Ilan Mitchell-Smith

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May 10th, 7:30 PM

Theorizing the Problematic Medievalisms of Dungeons & Dragons and Popular Fantasy Narrative (A Panel Discussion)

Bernhard 106

Theorizing the Problematic Medievalisms of Dungeons & Dragons and Popular Fantasy Narrative

Medievalisms, that unwieldy conglomeration of medieval and post-medieval attempts to recreate a past that was always already lost, invite scholars to assess the ways in which the past guides the present. In this session, we propose to theorize the medievalisms of Dungeons & Dragons by presenting a brief, live sample of a game session, accompanied and informed by continuing metacommentary and analysis by some of the most prominent scholars on medievalisms and their social impact. Interest in participation has been confirmed for Tison Pugh (University of Central Florida), Angela Weisl (Seton Hall University), Robert Rouse (University of British Columbia), and Susan Aronstein (University of Wyoming).

Dungeons & Dragons is a narrative tabletop game (i.e., played in person and not on a computer or console) that makes sweeping use of tropes, images, objects, and locations that are presented and enjoyed as medieval. The version of the Middle Ages concocted by Dungeons & Dragons has seminally influenced the formation of many popular American assumptions about medieval life. The majority of fantasy video games take their cues directly from this game and its world. The novels set in this world (e.g., Dragonlance, Forgotten Realms) have enjoyed considerable commercial success well outside of a gaming readership and have appeared numerous times on the New York Times Best Seller List. Likewise, American fantasy films, television, and comic books draw directly from the themes and tropes of this game world. In this ludic milieu, a wide range of medieval-ish constructions of gender, race, and sexuality are presented, but they are veiled by the pretense of game play, fantasy escapism, and the tropes that have become standard for the genre. As the recent social media wars regarding Gamergate and the Hugo Awards attest, this veiling often conceals persistent desires for the enjoyment of fantasy worlds to be free from the critical eye of social analysis.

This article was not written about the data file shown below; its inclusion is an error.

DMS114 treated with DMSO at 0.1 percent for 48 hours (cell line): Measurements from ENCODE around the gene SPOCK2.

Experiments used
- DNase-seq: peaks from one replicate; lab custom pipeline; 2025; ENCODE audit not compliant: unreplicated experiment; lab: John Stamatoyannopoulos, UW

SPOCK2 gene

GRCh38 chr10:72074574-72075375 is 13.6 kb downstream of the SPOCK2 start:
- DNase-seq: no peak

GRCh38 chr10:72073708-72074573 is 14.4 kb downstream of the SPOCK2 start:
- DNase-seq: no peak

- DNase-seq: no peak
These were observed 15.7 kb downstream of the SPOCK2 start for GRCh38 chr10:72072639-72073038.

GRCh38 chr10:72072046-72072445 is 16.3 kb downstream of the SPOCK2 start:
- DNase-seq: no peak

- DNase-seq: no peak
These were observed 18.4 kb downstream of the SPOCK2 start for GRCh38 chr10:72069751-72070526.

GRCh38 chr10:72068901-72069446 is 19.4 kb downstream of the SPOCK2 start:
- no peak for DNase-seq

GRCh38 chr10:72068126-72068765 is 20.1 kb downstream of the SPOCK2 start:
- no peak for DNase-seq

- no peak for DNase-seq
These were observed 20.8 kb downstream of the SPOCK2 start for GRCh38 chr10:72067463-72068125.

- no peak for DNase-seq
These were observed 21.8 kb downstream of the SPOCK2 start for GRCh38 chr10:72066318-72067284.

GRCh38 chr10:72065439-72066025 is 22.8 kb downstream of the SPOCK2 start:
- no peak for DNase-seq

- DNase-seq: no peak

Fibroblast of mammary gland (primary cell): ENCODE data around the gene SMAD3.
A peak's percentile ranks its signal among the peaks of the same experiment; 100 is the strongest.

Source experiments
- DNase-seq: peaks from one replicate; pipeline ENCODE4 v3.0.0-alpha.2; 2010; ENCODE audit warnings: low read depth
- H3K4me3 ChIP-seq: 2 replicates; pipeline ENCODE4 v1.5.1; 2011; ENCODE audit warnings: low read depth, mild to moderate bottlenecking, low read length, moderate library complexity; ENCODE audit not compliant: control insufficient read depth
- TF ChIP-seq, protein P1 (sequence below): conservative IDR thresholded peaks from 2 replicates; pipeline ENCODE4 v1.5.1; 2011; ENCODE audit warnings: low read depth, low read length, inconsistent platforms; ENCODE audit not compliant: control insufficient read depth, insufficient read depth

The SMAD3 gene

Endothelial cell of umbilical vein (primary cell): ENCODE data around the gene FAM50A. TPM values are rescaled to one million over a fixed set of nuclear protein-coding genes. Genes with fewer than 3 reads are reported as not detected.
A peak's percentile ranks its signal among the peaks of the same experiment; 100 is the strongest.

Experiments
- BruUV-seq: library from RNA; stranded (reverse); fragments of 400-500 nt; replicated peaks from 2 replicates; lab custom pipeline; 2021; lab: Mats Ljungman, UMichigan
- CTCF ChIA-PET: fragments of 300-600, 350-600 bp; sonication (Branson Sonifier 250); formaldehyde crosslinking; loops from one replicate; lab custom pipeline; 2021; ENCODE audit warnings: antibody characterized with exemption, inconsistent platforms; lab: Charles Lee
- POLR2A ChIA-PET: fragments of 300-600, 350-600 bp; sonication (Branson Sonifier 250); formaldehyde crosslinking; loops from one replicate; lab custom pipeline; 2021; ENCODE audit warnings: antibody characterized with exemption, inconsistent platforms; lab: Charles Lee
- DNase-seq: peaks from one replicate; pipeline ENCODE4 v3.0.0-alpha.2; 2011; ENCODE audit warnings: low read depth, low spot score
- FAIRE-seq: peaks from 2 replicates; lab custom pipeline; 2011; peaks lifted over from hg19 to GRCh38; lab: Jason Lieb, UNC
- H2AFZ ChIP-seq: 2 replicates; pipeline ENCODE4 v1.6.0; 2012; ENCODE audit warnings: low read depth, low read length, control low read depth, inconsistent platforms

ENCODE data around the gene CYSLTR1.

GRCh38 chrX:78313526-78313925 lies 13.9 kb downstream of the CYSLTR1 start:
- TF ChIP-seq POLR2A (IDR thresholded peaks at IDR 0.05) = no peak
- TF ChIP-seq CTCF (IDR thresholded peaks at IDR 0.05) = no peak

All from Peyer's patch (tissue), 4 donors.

This session thus allows a critical dialogue on what precisely transpires under the guise of play. Through the interactive features of the session, attendees will not merely passively watch a gaming experience but listen to and comment critically on the ways in which Dungeons & Dragon’s medievalisms harken back to a lost medieval Golden Age while cloaking persistent issues of Othering of deep relevance to today’s culture. Cultural theorists have discussed the social role that Dungeons and Dragons and its world enjoy in our culture (Lancaster 1998, Borah 2006, Mizer 2014, Shank 2015), but this analysis lacks the necessary insights to be made from medievalists and scholars of medievalism. This panel seeks to address this dearth in critical attention to a primary source for American medieval fantasy.

Ilan Mitchell-Smith